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National Geodetic Survey

NOAA Office of Marine and Aviation Operations

Aerial Photos of Hurricane Sandy Damage from NOAA's National Geodetic Survey

November 7, 2012

Emergency responders and members of the public can now get a birds-eye view of some of the destruction caused by Hurricane Sandy.

Through NOAA's National Geodetic Survey website, visitors can view a map of the region and click on an icon to view a thumbnail or high-definition image of a specific area. Images are now available for some of the Northeast's hardest-hit areas, including: Atlantic City, NJ., Seaside Heights, N.J., Ocean City, Md., and parts of Delaware.

Move your mouse back and forth over each image to view the "before and after" comparison. "Before" image captured by Google; "After" image captured by NOAA's National Geodetic Survey.

Before Hurricane Sandy After Hurricane Sandy

Far Rockaway, New York. "Before" image captured by Google; "After" image captured by NOAA's National Geodetic Survey. Download large image

Before Hurricane Sandy After Hurricane Sandy

Staten Island, New York. "Before" image captured by Google; "After" image captured by NOAA's National Geodetic Survey. Download large image

Before Hurricane Sandy After Hurricane Sandy

Long Beach, New York. "Before" image captured by Google; "After" image captured by NOAA's National Geodetic Survey. Download large image

Before Hurricane Sandy After Hurricane Sandy

Keyport, New Jersey. "Before" image captured by Google; "After" image captured by NOAA's National Geodetic Survey. Download large image

Before Hurricane Sandy After Hurricane Sandy

Belmar, New Jersey. "Before" image captured by Google; "After" image captured by NOAA's National Geodetic Survey. Download large image

Before Hurricane Sandy After Hurricane Sandy

Sea Bright, New Jersey. "Before" image captured by Google; "After" image captured by NOAA's National Geodetic Survey. Download large image

Before Hurricane Sandy After Hurricane Sandy

Mantoloking, New Jersey. "Before" image captured by Google; "After" image captured by NOAA's National Geodetic Survey. Download large image

Before Hurricane Sandy After Hurricane Sandy

Normandy Beach, New Jersey. Download large image

Before Hurricane Sandy After Hurricane Sandy

Seaside Heights, New Jersey. "Before" image captured by Google; "After" image captured by NOAA's National Geodetic Survey. Download large image

Before Hurricane Sandy After Hurricane Sandy

Seaside Heights, New Jersey. "Before" image captured by Google; "After" image captured by NOAA's National Geodetic Survey. Download large image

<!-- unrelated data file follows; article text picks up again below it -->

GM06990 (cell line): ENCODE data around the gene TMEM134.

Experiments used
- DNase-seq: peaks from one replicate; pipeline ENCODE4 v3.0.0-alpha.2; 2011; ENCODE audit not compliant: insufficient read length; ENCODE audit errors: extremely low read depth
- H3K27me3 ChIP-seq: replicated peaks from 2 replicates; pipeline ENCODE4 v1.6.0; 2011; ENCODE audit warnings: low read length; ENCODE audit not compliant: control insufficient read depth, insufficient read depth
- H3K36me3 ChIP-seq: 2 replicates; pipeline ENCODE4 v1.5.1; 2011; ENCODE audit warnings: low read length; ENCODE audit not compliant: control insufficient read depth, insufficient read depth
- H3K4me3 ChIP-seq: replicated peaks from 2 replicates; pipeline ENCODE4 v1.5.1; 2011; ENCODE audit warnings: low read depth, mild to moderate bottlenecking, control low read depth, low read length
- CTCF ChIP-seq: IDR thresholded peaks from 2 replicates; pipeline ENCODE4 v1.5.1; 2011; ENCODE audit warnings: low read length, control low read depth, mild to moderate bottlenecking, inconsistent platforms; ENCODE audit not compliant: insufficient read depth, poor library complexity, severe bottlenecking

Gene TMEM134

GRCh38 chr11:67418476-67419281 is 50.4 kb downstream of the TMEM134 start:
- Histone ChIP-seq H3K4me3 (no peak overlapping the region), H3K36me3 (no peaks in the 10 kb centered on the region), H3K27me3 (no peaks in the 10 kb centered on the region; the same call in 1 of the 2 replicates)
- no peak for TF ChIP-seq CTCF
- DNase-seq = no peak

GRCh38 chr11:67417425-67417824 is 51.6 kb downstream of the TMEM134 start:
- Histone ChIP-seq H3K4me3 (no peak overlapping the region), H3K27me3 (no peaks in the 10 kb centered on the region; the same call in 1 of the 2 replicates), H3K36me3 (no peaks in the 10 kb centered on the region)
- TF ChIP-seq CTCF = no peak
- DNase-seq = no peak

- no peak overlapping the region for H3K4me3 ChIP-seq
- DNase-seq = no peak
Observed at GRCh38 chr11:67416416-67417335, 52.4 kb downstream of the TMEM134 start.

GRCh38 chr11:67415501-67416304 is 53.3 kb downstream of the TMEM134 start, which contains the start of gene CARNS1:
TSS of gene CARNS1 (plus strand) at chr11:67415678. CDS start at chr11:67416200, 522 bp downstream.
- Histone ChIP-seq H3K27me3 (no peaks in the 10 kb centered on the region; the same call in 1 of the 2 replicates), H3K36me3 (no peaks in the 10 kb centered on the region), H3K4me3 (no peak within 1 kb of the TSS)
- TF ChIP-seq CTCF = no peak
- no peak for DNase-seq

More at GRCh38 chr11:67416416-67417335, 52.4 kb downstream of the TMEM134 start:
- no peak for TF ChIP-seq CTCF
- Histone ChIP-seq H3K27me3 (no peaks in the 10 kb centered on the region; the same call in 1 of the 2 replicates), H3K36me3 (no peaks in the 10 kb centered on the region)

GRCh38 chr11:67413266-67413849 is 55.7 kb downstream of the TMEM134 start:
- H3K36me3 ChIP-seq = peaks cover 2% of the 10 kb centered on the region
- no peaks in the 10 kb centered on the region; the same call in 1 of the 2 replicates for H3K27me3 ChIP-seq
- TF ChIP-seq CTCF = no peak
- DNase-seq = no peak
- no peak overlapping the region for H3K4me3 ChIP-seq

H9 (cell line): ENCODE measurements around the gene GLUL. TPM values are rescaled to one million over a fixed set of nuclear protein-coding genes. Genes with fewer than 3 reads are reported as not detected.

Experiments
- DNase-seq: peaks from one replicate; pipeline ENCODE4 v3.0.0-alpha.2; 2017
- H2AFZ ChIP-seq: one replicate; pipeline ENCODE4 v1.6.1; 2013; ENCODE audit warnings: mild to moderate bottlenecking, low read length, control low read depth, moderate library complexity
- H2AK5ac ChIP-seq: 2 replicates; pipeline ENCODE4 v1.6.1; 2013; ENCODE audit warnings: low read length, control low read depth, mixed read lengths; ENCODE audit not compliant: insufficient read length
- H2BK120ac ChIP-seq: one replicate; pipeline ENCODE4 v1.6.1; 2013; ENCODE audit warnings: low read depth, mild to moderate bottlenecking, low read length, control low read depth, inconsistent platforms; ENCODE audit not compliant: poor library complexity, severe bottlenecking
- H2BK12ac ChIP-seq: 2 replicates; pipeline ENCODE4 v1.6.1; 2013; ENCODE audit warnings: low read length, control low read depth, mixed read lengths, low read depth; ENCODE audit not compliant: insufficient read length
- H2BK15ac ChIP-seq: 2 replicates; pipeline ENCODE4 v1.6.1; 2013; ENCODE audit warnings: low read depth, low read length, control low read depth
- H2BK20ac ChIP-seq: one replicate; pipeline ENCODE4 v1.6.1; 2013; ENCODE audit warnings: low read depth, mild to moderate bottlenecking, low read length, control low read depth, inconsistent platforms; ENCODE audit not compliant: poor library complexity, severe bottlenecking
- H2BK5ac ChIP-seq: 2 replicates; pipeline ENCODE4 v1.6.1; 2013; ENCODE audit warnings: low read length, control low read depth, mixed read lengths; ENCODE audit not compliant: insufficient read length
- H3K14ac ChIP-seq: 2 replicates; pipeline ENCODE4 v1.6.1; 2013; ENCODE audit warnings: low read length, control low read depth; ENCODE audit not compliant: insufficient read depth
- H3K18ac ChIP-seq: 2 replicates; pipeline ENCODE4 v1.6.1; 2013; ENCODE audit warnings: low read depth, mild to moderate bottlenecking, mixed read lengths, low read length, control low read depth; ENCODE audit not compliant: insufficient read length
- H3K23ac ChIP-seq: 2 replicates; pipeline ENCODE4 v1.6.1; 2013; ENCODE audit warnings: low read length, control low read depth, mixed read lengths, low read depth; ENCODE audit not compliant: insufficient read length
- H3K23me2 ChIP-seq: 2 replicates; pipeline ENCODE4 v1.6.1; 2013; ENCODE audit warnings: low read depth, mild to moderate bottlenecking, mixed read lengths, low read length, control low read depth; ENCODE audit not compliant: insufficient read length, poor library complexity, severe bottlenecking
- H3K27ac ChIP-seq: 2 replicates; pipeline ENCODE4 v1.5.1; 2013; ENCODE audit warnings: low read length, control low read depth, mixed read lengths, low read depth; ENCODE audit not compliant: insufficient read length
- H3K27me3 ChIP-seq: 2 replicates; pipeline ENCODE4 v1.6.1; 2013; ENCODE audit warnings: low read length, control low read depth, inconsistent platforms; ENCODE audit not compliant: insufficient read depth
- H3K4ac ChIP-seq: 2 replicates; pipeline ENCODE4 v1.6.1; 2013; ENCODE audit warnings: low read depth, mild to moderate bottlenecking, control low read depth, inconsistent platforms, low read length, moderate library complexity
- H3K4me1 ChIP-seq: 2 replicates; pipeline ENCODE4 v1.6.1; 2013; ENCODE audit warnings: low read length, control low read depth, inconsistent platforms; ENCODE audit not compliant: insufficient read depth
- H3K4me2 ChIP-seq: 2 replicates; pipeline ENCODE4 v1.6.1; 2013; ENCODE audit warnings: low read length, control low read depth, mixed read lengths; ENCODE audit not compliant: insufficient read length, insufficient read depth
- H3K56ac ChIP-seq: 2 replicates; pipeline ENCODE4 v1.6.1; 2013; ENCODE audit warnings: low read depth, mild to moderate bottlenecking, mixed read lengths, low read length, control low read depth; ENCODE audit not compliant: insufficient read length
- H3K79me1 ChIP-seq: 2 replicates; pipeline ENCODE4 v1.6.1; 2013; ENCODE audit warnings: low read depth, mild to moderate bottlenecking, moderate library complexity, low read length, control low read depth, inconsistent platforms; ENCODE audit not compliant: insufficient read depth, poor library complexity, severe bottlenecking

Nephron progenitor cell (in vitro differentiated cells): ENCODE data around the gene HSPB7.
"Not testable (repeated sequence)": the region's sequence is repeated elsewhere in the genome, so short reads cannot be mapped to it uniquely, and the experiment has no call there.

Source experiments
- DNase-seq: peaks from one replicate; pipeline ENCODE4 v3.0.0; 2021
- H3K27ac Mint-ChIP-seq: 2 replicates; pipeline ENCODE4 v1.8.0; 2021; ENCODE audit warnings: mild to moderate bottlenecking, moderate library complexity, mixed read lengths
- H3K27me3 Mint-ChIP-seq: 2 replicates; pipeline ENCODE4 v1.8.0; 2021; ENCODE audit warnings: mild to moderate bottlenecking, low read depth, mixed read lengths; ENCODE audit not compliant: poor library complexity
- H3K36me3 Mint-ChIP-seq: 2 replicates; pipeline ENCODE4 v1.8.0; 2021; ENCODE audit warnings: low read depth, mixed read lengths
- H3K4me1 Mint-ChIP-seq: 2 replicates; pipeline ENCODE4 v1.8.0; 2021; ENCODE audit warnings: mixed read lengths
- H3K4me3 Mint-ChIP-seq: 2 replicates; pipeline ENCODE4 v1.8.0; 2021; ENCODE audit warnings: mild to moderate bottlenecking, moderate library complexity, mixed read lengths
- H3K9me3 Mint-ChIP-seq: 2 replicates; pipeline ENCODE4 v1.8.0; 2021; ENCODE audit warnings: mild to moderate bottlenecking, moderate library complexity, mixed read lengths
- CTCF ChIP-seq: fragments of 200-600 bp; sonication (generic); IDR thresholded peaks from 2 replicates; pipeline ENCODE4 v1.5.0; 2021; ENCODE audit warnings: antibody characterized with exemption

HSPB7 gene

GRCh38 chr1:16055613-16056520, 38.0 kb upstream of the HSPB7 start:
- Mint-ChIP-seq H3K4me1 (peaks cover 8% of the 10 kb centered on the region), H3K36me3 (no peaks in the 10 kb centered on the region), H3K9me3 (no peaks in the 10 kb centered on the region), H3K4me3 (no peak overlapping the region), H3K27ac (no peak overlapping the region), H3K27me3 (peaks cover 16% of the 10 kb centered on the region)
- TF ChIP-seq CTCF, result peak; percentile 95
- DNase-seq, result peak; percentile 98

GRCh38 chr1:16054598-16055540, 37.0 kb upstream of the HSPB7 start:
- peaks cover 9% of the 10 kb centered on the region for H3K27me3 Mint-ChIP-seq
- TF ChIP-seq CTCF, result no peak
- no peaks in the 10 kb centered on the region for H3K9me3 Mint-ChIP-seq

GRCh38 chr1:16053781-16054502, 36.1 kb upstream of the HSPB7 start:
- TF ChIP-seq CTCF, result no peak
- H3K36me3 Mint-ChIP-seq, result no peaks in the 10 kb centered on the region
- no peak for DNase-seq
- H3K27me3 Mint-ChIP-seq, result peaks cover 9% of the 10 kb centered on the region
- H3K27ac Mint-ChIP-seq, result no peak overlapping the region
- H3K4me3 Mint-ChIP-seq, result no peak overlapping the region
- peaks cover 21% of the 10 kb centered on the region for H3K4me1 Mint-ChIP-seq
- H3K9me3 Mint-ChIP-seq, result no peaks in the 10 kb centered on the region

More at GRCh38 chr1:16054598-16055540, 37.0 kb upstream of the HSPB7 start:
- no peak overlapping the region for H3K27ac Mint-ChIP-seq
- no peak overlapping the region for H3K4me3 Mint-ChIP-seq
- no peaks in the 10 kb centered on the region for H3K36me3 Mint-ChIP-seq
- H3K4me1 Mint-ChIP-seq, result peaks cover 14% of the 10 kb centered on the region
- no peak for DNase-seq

The photographs were taken by teams of NOAA aviators flying above the disaster area at 5,000 feet aboard NOAA's King Air and NOAA's Twin Otter aircraft-planes equipped with specialized remote-sensing cameras that captured thousands of photographs at a high resolution of 17 centimeters-per-pixel.

NOAA technicians on the ground then weaved together a mosaic of photos and posted them on the public website. Images continue to be made available after each survey flight after a quality-checking process. Flights continue this week over New York City, Long Island, and parts of Virginia.

The top priorities of NGS aerial imagery are to support safe navigation and capture damage to coastal areas caused by a storm. Priorities are centered on major ports and waterways supporting the Marine Transportation System; known or projected severe impacts to coastlines and critical infrastructure, and areas of severe flooding impacting coastal communities.

Aerial imagery is a crucial tool used by federal, state, and local officials as well as the public when responding to natural disasters because many areas may be inaccessible due to the volume of debris. Snapshots of the damage help emergency managers conduct search and rescue operations, route personnel and machinery, coordinate recovery efforts and provide a cost-effective way to better understand the damage sustained to both property and the environment.

 

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NOAA's National Geodetic Survey is the U.S. government source for precise latitude, longitude, and elevation measurements. The NOAA fleet of ships and aircraft is operated, managed and maintained by the NOAA Office of Marine and Aviation Operations, which includes commissioned officers of the NOAA Corps and civilian wage mariners.

Learn more about National Ocean Service post-storm operations for Hurricane Sandy.